Rails 6 adds touch_all method to ActiveRecord::Relation


touch is used to update the updated_at timestamp.

Rails 6 has added touch_all method to ActiveRecord::Relation in order to touch multiple records at once.

Before

Before Rails 6, we needed to loop over all the records and call touch for each record.

# Finding all the products whose price is 200 and calling touch for each product
Product.where("price >= ?", 100).find_each { |p| p.touch }
Product Load (0.2ms)  SELECT "products".* FROM "products" WHERE (price >= 100)
(0.0ms)  begin transaction
Product Update (0.4ms)  UPDATE "products" SET "updated_at" = ? WHERE "products"."id" = ?  [["updated_at", "2019-08-21 12:07:09.428231"], ["id", 1]]
(0.7ms)  commit transaction
...
(0.0ms)  begin transaction
Product Update (0.2ms)  UPDATE "products" SET "updated_at" = ? WHERE "products"."id" = ?  [["updated_at", "2019-08-21 12:07:09.433908"], ["id", 4]]
(0.4ms)  commit transaction
(0.0ms)  begin transaction
Product Update (0.2ms)  UPDATE "products" SET "updated_at" = ? WHERE "products"."id" = ?  [["updated_at", "2019-08-21 12:07:09.435312"], ["id", 5]]
(0.4ms)  commit transaction
#=> [#<Product id: 1, price: 200, name: "Item 1", created_at: "2019-08-18 11:17:29", updated_at: "2019-08-21 12:07:09">, ...]

This results N +1 queries.

There are multitude of wasy in which touch could be used:

# Passing column names as created_at
Product.where(price: 200).find_each { |product| product.touch(:created_at) }

# Passing column names as created_at and time as 2 days before time
Product.where(price: 200).find_each { |product| product.touch(:created_at, time: Time.current - 2.days) }

# Passing time as 2 days before time
Product.where(price: 200).find_each { |product| product.touch(time: Time.current - 2.days) }

touch_all

We can now use touch_all to overcome this looping operation.

touch_all accepts two arguments:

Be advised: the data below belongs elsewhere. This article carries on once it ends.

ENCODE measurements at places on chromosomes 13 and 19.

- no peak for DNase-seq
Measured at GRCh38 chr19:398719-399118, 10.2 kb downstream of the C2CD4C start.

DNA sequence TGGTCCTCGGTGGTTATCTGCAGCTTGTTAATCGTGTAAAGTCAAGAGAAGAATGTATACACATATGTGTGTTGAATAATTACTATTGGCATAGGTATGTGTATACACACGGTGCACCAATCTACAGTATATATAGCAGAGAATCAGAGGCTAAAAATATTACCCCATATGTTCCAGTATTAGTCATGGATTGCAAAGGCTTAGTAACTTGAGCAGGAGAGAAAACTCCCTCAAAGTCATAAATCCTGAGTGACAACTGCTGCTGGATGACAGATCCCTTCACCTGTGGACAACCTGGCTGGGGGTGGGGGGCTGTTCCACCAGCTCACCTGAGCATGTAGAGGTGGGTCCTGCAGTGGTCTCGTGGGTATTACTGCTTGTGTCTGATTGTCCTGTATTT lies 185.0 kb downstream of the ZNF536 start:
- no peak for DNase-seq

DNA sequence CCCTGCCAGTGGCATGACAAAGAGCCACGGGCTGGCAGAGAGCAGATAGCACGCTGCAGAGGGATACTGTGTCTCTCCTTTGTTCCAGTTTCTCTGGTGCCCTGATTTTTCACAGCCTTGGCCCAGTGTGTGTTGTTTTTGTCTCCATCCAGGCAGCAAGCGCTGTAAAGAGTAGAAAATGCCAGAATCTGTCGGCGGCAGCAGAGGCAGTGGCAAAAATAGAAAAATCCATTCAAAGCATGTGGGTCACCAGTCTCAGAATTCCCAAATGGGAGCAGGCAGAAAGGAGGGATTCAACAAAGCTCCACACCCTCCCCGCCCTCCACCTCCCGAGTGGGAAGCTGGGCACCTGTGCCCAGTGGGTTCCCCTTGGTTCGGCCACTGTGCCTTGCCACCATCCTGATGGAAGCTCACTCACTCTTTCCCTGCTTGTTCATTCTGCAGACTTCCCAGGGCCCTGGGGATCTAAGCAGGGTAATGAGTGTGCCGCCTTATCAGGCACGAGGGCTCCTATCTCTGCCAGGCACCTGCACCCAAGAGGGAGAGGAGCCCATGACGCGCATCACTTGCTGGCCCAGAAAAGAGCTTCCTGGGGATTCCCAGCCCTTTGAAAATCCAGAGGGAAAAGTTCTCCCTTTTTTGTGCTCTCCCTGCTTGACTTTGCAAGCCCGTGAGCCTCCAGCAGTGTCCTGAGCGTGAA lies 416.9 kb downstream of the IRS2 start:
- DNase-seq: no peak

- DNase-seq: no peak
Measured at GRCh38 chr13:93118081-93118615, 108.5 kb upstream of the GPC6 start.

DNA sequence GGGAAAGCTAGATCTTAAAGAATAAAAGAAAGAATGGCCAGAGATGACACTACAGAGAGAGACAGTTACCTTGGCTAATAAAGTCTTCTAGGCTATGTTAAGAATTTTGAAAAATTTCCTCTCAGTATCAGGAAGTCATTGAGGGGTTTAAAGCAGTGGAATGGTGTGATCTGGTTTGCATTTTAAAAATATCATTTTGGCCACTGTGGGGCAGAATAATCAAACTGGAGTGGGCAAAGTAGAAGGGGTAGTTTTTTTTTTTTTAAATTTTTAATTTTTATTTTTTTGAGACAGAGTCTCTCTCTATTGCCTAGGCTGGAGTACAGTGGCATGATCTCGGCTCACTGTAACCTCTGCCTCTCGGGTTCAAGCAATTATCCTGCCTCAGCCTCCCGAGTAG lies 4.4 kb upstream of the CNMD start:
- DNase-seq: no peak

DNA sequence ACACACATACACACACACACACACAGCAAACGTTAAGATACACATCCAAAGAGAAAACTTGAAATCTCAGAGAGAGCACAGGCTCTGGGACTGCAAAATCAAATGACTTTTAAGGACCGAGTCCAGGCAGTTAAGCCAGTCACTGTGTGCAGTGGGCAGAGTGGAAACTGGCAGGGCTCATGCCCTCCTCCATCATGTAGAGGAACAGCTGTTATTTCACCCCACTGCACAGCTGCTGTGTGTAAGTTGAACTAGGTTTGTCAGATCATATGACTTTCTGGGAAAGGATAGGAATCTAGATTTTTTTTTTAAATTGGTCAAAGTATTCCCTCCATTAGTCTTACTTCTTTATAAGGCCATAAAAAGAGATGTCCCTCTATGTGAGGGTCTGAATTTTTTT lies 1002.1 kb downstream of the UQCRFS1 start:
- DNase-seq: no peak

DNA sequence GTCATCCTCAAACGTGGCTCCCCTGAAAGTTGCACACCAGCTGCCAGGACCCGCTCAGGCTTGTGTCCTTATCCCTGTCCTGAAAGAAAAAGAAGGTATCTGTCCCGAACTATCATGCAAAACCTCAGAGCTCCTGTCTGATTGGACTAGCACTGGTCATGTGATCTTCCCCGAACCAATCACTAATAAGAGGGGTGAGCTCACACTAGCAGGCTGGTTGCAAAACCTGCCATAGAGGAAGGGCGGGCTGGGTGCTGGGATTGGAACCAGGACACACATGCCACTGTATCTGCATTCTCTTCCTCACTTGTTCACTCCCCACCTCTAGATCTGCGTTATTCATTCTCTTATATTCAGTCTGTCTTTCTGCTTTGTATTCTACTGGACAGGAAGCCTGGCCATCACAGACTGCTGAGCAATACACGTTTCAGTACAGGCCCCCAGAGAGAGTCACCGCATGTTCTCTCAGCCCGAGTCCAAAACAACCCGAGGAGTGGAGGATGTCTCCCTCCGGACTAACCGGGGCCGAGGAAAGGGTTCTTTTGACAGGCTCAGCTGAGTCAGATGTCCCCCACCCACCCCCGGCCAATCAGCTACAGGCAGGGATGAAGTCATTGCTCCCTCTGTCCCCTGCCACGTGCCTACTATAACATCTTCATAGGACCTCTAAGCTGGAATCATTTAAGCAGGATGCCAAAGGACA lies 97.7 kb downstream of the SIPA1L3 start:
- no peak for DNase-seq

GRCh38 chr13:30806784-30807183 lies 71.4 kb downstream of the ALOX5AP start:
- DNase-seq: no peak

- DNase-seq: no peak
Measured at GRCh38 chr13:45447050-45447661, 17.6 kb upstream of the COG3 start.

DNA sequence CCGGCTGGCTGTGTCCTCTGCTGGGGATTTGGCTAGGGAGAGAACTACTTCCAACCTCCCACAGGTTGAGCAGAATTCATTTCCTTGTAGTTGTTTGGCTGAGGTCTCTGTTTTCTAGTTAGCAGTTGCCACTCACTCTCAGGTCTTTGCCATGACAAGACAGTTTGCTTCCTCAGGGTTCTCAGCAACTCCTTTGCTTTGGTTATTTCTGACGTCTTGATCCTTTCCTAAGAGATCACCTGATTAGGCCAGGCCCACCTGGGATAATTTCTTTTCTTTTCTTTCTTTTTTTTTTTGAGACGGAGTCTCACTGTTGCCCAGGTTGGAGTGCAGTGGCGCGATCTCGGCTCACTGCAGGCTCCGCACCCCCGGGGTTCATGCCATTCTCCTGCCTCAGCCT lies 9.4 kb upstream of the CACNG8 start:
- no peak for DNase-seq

• column names
  • time (optional)

It updates updated_at column by default, same as touch. Default value for time is current time.

# Finding all the products whose price is 200 and calling touch_all
Product.where("price >= ?", 100).touch_all
Product Update All (2.7ms)  UPDATE "products" SET "updated_at" = ? WHERE (price >= 100)  [["updated_at", "2019-08-21 12:06:06.625813"]]
#=> 5

In comparison to touch, this results in a single query instead of N+1 queries.

Similarly, we can utilize touch_all method in mulitple ways:

# Passing column names as created_at
Product.where("price >= ?", 100).touch_all(:created_at)
Product Update All (1.6ms)  UPDATE "products" SET "updated_at" = ?, "created_at" = ? WHERE (price >= 100)  [["updated_at", "2019-08-21 12:14:34.124214"], ["created_at", "2019-08-21 12:14:34.124214"]]
#=> 5

Time.current
#=> Wed, 21 Aug 2019 12:16:17 UTC +00:00

# Passing column names as created_at and time as 2 days before time
Product.where("price >= ?", 100).touch_all(:created_at, time: Time.current - 2.days)
Product Update All (3.1ms)  UPDATE "products" SET "updated_at" = ?, "created_at" = ? WHERE (price >= 100)  [["updated_at", "2019-08-19 12:15:25.697535"], ["created_at", "2019-08-19 12:15:25.697535"]]
#=> 5

# Passing time as 2 days before time
Product.where("price >= ?", 100).touch_all(time: Time.current - 2.days)
Product Update All (10.9ms)  UPDATE "products" SET "updated_at" = ? WHERE (price >= 100)  [["updated_at", "2019-08-19 12:15:49.313987"]]
#=> 5

Summary

touch_all provides us with a faster and simpler way to touch a collection of objects.